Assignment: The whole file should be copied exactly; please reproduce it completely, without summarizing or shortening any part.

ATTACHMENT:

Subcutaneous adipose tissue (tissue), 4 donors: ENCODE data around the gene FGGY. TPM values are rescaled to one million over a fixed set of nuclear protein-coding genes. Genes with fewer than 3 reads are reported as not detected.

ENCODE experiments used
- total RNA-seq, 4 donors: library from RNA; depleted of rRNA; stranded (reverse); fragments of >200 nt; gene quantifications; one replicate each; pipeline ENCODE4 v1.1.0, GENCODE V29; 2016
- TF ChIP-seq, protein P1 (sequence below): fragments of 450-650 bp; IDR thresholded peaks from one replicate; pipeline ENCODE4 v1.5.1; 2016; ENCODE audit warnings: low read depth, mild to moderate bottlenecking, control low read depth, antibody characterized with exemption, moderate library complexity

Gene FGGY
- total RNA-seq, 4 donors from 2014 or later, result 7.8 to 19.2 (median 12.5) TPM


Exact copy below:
Subcutaneous adipose tissue (tissue), 4 donors: ENCODE data around the gene FGGY. TPM values are rescaled to one million over a fixed set of nuclear protein-coding genes. Genes with fewer than 3 reads are reported as not detected.

ENCODE experiments used
- total RNA-seq, 4 donors: library from RNA; depleted of rRNA; stranded (reverse); fragments of >200 nt; gene quantifications; one replicate each; pipeline ENCODE4 v1.1.0, GENCODE V29; 2016
- TF ChIP-seq, protein P1 (sequence below): fragments of 450-650 bp; IDR thresholded peaks from one replicate; pipeline ENCODE4 v1.5.1; 2016; ENCODE audit warnings: low read depth, mild to moderate bottlenecking, control low read depth, antibody characterized with exemption, moderate library complexity

Gene FGGY
- total RNA-seq, 4 donors from 2014 or later, result 7.8 to 19.2 (median 12.5) TPM